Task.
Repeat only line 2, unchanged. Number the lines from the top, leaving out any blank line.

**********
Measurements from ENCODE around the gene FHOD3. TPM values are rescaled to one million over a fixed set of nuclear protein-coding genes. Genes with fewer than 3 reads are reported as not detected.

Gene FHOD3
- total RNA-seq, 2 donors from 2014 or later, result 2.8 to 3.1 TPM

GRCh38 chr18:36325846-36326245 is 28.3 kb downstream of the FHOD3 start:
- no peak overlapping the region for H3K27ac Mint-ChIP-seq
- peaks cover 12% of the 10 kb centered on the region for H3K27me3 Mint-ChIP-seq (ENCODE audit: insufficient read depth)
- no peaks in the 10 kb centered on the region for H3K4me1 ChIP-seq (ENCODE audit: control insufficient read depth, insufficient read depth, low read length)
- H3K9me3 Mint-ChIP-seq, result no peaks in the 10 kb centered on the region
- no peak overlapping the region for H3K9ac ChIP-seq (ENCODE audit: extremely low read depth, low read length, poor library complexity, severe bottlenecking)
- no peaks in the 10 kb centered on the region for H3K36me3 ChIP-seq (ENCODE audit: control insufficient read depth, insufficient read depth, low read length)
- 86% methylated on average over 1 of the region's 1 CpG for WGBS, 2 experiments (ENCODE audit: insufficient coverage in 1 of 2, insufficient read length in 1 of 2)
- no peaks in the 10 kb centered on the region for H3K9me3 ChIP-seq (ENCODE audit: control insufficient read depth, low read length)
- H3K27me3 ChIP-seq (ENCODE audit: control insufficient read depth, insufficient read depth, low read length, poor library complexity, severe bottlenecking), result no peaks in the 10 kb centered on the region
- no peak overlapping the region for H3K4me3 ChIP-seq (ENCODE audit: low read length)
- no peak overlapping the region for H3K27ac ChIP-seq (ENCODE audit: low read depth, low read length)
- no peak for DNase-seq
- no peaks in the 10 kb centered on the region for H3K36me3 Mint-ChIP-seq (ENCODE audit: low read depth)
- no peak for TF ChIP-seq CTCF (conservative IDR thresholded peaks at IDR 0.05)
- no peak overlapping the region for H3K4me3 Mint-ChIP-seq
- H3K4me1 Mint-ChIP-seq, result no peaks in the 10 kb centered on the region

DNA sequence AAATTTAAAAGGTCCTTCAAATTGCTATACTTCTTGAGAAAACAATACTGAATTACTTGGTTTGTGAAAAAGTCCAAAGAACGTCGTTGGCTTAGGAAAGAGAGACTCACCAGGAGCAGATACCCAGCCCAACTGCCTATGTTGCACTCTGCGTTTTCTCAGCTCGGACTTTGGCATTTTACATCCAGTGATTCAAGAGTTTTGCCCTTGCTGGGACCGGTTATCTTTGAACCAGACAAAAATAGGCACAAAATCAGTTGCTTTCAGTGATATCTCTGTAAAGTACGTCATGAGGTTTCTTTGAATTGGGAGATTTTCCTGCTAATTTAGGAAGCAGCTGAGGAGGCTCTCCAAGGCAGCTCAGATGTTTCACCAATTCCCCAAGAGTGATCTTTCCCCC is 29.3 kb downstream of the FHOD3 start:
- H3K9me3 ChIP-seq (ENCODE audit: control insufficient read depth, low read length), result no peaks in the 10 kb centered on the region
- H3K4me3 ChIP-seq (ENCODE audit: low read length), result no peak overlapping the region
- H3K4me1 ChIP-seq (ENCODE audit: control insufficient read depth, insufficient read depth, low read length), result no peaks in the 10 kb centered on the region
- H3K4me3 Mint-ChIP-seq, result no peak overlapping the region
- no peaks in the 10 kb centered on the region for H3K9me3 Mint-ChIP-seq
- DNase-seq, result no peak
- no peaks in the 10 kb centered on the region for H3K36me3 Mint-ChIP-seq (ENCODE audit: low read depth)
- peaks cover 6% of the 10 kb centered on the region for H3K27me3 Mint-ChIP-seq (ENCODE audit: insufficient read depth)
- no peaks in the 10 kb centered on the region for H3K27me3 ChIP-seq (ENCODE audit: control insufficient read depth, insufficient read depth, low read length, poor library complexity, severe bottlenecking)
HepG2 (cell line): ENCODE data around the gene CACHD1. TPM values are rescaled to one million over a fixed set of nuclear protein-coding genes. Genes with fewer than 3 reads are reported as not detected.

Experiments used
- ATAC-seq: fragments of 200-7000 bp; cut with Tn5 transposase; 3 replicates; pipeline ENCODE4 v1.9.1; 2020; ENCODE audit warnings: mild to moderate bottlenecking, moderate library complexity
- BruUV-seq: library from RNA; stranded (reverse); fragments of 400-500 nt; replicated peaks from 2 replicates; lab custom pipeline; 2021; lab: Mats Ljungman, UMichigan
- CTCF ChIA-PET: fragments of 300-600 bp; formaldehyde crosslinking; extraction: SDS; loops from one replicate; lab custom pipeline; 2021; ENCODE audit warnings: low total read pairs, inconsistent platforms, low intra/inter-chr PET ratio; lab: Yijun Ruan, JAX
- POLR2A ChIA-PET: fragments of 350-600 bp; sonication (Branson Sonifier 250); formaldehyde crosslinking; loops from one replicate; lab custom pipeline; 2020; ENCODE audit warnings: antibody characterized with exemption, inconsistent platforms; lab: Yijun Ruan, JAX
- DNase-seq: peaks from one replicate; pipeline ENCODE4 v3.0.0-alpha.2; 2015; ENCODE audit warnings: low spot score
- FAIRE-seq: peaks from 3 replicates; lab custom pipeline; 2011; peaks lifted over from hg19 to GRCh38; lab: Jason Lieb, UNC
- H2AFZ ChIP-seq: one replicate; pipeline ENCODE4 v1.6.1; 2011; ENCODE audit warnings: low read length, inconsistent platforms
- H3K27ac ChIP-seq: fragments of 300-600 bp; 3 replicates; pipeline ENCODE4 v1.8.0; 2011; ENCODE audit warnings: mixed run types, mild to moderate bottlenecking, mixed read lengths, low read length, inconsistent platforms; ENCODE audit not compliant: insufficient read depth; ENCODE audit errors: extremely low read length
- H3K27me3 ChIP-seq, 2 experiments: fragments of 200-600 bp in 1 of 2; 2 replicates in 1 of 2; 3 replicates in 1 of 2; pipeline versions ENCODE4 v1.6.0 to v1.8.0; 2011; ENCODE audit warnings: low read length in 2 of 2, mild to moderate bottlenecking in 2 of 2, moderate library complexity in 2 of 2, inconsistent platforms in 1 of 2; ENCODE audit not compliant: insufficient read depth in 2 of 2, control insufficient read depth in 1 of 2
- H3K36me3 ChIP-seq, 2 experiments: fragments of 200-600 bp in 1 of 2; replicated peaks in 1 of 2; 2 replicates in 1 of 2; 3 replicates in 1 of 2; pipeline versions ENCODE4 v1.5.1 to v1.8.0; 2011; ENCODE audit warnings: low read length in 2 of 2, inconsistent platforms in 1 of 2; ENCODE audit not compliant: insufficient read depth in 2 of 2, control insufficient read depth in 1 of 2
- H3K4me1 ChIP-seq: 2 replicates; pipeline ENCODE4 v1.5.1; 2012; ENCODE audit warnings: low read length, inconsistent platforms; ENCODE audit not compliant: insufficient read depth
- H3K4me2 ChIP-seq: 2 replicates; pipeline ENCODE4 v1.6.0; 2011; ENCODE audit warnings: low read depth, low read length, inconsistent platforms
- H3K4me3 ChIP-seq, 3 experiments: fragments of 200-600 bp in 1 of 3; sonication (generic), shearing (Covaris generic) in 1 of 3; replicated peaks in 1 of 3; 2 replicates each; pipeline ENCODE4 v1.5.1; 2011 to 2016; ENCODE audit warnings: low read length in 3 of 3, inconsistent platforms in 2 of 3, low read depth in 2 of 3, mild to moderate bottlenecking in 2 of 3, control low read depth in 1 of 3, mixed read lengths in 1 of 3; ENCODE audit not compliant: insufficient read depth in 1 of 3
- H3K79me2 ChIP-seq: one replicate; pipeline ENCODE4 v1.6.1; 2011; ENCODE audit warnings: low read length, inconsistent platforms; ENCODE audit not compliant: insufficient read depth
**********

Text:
Gene FHOD3